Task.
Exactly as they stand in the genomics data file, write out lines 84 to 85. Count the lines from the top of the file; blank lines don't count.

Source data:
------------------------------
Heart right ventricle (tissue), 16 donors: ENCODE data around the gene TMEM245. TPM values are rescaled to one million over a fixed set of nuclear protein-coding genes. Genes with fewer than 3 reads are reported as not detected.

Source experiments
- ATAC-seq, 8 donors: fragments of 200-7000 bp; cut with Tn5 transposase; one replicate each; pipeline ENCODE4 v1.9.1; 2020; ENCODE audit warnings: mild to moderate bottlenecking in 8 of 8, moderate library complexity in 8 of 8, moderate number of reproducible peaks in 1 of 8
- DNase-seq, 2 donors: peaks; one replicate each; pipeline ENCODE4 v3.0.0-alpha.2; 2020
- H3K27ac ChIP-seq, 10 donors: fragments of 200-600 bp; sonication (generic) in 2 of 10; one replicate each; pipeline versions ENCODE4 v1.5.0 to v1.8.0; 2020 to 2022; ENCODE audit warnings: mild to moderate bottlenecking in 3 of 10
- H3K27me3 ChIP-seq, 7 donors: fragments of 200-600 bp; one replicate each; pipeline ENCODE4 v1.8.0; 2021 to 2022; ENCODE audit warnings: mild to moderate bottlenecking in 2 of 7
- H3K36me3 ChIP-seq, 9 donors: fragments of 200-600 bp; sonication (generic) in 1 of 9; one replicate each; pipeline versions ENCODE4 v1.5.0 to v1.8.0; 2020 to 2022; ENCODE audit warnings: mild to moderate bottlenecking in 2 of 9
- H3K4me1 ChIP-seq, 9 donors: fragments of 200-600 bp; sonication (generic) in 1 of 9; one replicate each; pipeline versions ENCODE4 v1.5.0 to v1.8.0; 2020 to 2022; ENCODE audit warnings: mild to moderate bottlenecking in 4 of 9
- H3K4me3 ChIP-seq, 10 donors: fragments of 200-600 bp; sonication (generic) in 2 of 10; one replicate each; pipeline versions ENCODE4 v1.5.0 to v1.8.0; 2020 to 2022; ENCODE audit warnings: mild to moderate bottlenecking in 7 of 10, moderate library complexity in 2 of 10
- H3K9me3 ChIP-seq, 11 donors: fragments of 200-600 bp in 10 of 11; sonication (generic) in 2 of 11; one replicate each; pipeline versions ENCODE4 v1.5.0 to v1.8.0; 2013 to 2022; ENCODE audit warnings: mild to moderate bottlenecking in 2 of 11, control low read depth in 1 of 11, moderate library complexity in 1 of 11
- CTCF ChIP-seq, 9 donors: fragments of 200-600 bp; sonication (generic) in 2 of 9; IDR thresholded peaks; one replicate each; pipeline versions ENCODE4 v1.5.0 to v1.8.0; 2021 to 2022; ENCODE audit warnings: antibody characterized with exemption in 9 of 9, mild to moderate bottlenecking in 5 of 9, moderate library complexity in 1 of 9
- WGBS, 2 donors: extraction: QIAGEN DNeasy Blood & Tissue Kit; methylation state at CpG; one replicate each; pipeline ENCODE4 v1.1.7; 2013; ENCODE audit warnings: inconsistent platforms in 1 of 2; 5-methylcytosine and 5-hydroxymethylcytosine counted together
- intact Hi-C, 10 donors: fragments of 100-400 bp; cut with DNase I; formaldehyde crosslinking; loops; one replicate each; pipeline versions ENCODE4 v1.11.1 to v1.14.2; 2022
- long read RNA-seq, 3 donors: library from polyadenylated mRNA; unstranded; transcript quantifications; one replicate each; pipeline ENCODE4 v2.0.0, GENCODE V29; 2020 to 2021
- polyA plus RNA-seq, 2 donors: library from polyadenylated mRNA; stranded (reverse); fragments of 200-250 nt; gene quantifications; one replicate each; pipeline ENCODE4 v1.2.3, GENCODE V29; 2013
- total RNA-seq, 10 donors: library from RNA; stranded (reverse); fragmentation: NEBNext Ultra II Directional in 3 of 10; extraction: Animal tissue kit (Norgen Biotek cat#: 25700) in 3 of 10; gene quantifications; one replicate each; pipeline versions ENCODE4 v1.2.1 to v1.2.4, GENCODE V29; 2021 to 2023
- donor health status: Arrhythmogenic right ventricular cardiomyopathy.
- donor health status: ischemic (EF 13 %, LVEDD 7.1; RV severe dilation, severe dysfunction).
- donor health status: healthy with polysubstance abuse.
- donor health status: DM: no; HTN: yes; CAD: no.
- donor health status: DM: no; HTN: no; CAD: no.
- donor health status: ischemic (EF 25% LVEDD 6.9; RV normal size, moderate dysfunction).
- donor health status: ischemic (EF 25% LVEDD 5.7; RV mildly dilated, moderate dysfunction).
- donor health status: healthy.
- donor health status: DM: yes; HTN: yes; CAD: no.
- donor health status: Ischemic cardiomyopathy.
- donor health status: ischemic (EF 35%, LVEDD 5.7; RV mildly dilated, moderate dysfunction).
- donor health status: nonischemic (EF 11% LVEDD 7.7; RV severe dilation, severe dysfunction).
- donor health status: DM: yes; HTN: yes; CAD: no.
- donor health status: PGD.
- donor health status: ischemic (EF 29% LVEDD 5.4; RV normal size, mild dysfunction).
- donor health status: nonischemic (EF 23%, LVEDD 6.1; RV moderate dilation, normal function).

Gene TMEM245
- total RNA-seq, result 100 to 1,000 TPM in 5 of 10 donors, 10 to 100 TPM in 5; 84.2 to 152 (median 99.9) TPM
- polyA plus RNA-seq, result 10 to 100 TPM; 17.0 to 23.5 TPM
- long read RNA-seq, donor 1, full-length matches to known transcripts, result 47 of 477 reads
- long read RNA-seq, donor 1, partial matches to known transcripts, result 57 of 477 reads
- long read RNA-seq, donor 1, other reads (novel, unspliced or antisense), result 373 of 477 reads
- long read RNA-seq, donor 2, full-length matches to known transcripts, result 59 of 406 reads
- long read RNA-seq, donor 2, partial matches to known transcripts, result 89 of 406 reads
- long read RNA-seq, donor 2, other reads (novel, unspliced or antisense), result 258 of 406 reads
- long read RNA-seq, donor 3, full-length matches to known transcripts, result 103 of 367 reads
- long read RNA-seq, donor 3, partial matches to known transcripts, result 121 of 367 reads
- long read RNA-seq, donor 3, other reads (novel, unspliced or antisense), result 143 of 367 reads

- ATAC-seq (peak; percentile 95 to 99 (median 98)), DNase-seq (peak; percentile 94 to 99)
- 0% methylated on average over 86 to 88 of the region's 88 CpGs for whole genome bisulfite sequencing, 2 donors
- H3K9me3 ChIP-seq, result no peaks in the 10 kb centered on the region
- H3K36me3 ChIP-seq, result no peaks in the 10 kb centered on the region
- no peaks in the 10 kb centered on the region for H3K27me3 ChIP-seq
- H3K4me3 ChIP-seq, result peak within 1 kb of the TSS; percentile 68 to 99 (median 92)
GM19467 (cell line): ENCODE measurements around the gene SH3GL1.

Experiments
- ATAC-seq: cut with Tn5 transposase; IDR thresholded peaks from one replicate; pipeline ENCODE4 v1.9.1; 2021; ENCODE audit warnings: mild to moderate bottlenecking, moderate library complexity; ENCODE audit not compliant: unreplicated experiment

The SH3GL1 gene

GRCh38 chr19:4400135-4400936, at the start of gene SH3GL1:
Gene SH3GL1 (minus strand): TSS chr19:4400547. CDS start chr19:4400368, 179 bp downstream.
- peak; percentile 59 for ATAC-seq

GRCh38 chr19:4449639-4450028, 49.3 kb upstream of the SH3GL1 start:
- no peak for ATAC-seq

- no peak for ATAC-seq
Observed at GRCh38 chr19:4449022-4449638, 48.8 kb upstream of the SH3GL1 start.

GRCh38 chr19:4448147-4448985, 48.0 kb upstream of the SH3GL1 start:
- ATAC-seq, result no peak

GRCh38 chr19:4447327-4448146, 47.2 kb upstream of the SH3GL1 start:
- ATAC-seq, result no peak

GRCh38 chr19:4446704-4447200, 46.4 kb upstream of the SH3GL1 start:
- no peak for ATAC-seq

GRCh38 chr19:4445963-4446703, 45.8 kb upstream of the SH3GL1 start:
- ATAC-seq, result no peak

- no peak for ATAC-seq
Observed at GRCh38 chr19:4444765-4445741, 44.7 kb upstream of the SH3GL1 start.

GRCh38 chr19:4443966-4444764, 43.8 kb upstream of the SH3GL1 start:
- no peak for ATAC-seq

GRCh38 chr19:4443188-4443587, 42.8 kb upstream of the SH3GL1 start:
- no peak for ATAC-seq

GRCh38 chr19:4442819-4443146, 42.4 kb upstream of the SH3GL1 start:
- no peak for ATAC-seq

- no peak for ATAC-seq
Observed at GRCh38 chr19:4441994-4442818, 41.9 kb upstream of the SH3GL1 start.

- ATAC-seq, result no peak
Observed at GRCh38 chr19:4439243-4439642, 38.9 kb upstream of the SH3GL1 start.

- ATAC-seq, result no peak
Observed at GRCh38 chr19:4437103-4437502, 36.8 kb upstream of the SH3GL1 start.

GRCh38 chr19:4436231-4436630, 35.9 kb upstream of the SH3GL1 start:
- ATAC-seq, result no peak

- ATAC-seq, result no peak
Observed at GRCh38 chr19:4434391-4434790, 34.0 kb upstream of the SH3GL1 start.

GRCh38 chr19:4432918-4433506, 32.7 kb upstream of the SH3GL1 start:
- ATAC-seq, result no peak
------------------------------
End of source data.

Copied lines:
GRCh38 chr19:4436231-4436630, 35.9 kb upstream of the SH3GL1 start:
- ATAC-seq, result no peak